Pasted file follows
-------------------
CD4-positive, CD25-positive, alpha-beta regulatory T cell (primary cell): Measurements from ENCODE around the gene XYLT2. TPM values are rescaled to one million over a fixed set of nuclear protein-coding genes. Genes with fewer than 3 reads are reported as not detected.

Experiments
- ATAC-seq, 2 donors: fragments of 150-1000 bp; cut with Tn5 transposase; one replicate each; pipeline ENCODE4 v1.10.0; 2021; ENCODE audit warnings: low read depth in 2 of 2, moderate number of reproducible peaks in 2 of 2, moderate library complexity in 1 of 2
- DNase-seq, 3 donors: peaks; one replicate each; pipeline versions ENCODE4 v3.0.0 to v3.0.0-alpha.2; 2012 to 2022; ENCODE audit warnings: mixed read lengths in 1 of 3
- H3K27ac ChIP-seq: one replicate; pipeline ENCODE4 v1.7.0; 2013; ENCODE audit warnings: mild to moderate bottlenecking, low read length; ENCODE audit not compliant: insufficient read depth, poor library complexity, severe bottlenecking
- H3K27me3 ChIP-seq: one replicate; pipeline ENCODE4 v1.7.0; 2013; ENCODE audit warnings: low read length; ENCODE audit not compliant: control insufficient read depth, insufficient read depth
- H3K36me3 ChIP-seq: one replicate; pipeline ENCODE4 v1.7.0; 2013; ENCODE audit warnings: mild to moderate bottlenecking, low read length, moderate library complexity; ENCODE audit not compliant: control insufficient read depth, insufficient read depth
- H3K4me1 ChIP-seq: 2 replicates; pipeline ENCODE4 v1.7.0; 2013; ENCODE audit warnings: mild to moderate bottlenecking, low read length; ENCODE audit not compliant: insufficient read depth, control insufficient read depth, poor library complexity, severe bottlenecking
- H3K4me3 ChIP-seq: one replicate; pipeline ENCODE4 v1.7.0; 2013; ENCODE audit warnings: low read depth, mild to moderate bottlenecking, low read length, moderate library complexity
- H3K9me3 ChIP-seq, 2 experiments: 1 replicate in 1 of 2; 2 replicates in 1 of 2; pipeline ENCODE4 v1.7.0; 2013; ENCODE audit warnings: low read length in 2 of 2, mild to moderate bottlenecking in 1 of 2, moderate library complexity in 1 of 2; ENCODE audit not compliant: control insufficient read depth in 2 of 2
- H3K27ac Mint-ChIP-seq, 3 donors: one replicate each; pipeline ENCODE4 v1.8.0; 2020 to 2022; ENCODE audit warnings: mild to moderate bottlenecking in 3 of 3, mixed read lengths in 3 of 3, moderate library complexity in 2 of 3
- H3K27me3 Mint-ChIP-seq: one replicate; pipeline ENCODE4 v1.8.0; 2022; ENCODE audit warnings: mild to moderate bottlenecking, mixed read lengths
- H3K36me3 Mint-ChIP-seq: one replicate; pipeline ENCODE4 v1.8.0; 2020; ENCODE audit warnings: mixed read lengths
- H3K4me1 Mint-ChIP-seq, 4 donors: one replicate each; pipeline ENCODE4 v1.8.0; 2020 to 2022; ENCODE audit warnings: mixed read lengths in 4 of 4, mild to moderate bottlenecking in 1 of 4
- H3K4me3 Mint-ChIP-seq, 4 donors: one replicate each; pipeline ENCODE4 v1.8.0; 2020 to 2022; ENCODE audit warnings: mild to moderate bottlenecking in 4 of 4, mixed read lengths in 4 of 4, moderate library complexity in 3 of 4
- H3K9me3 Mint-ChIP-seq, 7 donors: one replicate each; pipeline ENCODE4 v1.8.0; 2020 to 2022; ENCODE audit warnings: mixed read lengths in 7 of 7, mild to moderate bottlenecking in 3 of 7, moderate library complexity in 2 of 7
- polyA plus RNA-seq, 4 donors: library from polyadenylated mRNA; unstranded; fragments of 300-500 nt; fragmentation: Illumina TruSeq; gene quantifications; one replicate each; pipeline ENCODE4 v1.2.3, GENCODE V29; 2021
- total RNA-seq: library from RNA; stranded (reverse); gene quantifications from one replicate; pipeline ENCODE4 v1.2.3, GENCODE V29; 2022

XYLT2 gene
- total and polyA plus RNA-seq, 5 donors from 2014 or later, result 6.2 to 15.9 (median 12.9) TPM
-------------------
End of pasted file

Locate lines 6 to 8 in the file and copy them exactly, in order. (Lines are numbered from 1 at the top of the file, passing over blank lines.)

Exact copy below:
- H3K27me3 ChIP-seq: one replicate; pipeline ENCODE4 v1.7.0; 2013; ENCODE audit warnings: low read length; ENCODE audit not compliant: control insufficient read depth, insufficient read depth
- H3K36me3 ChIP-seq: one replicate; pipeline ENCODE4 v1.7.0; 2013; ENCODE audit warnings: mild to moderate bottlenecking, low read length, moderate library complexity; ENCODE audit not compliant: control insufficient read depth, insufficient read depth
- H3K4me1 ChIP-seq: 2 replicates; pipeline ENCODE4 v1.7.0; 2013; ENCODE audit warnings: mild to moderate bottlenecking, low read length; ENCODE audit not compliant: insufficient read depth, control insufficient read depth, poor library complexity, severe bottlenecking